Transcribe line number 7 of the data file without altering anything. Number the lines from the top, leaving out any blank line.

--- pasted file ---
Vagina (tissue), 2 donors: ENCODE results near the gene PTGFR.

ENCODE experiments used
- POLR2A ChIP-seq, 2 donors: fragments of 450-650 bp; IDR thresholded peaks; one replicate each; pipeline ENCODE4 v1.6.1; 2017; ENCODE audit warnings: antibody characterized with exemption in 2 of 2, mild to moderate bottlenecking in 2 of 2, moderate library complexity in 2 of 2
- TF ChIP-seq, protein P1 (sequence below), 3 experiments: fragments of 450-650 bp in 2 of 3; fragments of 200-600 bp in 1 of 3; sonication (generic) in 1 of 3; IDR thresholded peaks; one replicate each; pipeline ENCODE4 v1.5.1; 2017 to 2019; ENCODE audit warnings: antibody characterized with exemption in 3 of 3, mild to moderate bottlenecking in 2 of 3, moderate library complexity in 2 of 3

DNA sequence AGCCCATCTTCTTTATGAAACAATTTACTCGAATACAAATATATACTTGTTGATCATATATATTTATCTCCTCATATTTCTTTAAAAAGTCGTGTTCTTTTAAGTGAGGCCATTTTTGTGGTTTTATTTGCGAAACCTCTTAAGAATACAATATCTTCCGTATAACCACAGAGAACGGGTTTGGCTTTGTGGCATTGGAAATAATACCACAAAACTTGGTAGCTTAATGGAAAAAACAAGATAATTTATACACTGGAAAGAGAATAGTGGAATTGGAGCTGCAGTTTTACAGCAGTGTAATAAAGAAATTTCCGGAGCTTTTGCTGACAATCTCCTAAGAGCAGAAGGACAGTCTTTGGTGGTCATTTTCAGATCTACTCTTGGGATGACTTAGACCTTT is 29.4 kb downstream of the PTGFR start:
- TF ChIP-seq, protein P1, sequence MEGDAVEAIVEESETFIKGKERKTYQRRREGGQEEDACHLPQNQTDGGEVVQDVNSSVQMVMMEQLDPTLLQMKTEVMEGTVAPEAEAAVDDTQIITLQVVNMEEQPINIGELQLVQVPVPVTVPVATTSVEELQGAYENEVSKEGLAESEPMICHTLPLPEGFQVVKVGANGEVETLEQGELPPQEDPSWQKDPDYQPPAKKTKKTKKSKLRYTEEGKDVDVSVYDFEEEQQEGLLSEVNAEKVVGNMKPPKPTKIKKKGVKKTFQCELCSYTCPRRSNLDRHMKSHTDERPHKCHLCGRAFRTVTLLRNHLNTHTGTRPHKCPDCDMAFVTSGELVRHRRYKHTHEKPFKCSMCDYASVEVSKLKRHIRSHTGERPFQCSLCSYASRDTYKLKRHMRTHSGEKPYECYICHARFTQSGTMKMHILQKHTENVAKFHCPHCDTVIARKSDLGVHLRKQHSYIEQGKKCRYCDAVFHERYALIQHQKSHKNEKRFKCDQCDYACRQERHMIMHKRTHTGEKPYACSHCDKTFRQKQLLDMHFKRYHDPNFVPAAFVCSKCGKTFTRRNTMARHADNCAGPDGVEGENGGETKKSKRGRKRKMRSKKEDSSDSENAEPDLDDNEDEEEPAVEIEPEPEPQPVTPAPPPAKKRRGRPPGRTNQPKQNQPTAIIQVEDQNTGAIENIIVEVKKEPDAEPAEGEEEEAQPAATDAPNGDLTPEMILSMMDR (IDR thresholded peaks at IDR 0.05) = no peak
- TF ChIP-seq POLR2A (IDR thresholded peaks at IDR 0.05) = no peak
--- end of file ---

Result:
- TF ChIP-seq POLR2A (IDR thresholded peaks at IDR 0.05) = no peak